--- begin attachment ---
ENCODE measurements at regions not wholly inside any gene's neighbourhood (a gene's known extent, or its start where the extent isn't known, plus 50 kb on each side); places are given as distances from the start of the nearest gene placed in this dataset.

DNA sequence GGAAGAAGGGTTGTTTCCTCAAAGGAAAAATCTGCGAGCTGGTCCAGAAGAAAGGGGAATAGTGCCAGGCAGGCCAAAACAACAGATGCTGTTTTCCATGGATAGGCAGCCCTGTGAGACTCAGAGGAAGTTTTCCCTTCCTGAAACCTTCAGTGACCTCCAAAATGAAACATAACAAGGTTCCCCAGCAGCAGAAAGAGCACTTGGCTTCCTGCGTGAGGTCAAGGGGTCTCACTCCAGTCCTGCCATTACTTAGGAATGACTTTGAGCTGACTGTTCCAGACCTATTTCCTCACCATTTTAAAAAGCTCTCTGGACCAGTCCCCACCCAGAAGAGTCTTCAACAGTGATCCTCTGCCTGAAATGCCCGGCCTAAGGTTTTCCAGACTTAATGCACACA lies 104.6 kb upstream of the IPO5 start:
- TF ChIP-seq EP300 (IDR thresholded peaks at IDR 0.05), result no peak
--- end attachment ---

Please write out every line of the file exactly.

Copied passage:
ENCODE measurements at regions not wholly inside any gene's neighbourhood (a gene's known extent, or its start where the extent isn't known, plus 50 kb on each side); places are given as distances from the start of the nearest gene placed in this dataset.

DNA sequence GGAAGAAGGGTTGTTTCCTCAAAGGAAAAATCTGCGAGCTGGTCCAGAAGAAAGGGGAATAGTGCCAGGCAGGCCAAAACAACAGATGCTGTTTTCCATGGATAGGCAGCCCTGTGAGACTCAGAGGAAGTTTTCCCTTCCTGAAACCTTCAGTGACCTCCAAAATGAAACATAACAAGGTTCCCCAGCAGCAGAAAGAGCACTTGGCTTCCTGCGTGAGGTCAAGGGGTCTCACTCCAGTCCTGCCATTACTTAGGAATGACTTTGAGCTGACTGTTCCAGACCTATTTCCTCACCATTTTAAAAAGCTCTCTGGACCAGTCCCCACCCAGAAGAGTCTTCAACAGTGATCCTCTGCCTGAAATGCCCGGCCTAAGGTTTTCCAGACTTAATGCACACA lies 104.6 kb upstream of the IPO5 start:
- TF ChIP-seq EP300 (IDR thresholded peaks at IDR 0.05), result no peak